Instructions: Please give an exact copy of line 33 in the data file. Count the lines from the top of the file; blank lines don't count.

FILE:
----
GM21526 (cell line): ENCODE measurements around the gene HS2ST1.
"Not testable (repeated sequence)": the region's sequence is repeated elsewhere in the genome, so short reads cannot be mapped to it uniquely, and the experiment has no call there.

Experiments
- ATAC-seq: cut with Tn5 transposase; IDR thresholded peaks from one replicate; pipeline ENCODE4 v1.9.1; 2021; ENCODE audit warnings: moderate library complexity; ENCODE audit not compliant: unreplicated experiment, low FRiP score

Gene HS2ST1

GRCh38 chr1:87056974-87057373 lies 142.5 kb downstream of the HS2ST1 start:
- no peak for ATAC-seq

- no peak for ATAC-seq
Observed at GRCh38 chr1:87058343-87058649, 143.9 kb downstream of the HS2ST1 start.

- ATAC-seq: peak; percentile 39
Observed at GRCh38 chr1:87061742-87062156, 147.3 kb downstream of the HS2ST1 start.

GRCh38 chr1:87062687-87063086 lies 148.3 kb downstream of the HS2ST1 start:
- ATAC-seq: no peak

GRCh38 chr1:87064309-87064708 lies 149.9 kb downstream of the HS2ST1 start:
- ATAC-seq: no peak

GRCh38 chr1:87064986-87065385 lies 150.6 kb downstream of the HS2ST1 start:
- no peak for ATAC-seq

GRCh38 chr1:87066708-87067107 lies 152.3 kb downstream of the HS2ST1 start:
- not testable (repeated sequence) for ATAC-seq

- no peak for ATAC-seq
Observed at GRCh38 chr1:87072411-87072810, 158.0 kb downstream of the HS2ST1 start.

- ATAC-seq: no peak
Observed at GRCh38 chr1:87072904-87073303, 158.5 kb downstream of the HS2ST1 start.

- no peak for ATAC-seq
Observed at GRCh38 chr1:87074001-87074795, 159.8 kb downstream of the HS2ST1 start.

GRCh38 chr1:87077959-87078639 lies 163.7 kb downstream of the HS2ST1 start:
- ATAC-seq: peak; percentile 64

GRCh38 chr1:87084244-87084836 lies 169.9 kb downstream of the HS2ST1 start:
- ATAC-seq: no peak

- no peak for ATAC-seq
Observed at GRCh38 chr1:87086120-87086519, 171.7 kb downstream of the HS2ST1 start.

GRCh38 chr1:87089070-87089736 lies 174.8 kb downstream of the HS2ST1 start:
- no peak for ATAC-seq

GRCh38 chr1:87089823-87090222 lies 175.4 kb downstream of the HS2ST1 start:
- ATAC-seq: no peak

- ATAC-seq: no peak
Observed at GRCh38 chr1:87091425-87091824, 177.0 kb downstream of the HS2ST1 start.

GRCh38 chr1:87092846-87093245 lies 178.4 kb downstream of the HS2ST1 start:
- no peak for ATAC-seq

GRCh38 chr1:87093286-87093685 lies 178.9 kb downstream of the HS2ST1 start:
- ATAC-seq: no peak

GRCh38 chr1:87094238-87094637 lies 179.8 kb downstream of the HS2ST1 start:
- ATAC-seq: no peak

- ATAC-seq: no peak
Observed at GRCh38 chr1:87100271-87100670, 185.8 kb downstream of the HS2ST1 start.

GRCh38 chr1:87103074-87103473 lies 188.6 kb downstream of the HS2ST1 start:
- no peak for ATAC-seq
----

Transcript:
- no peak for ATAC-seq